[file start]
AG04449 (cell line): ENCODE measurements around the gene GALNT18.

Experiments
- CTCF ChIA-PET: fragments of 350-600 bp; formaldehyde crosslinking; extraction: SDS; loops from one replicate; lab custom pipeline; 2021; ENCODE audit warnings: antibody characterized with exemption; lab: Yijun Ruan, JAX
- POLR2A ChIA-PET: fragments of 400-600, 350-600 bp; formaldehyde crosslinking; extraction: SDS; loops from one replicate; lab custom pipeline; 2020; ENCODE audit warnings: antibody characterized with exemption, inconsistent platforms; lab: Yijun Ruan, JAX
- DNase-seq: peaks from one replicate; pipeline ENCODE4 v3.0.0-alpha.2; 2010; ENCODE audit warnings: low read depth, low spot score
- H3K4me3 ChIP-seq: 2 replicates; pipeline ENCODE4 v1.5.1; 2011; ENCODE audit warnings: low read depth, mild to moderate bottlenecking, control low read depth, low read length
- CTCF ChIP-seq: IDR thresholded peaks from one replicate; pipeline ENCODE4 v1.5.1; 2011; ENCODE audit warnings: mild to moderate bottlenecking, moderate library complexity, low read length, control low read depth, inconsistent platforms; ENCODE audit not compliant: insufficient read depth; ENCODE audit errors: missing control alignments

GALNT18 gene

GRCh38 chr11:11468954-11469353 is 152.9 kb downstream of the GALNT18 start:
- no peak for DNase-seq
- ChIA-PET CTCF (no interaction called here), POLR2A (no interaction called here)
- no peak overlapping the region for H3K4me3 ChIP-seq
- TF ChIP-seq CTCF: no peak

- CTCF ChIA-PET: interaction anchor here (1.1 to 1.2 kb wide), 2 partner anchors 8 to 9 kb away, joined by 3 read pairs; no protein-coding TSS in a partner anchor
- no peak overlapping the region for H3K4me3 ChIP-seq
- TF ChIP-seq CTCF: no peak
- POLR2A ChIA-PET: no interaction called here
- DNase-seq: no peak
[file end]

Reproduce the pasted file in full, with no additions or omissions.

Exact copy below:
AG04449 (cell line): ENCODE measurements around the gene GALNT18.

Experiments
- CTCF ChIA-PET: fragments of 350-600 bp; formaldehyde crosslinking; extraction: SDS; loops from one replicate; lab custom pipeline; 2021; ENCODE audit warnings: antibody characterized with exemption; lab: Yijun Ruan, JAX
- POLR2A ChIA-PET: fragments of 400-600, 350-600 bp; formaldehyde crosslinking; extraction: SDS; loops from one replicate; lab custom pipeline; 2020; ENCODE audit warnings: antibody characterized with exemption, inconsistent platforms; lab: Yijun Ruan, JAX
- DNase-seq: peaks from one replicate; pipeline ENCODE4 v3.0.0-alpha.2; 2010; ENCODE audit warnings: low read depth, low spot score
- H3K4me3 ChIP-seq: 2 replicates; pipeline ENCODE4 v1.5.1; 2011; ENCODE audit warnings: low read depth, mild to moderate bottlenecking, control low read depth, low read length
- CTCF ChIP-seq: IDR thresholded peaks from one replicate; pipeline ENCODE4 v1.5.1; 2011; ENCODE audit warnings: mild to moderate bottlenecking, moderate library complexity, low read length, control low read depth, inconsistent platforms; ENCODE audit not compliant: insufficient read depth; ENCODE audit errors: missing control alignments

GALNT18 gene

GRCh38 chr11:11468954-11469353 is 152.9 kb downstream of the GALNT18 start:
- no peak for DNase-seq
- ChIA-PET CTCF (no interaction called here), POLR2A (no interaction called here)
- no peak overlapping the region for H3K4me3 ChIP-seq
- TF ChIP-seq CTCF: no peak

- CTCF ChIA-PET: interaction anchor here (1.1 to 1.2 kb wide), 2 partner anchors 8 to 9 kb away, joined by 3 read pairs; no protein-coding TSS in a partner anchor
- no peak overlapping the region for H3K4me3 ChIP-seq
- TF ChIP-seq CTCF: no peak
- POLR2A ChIA-PET: no interaction called here
- DNase-seq: no peak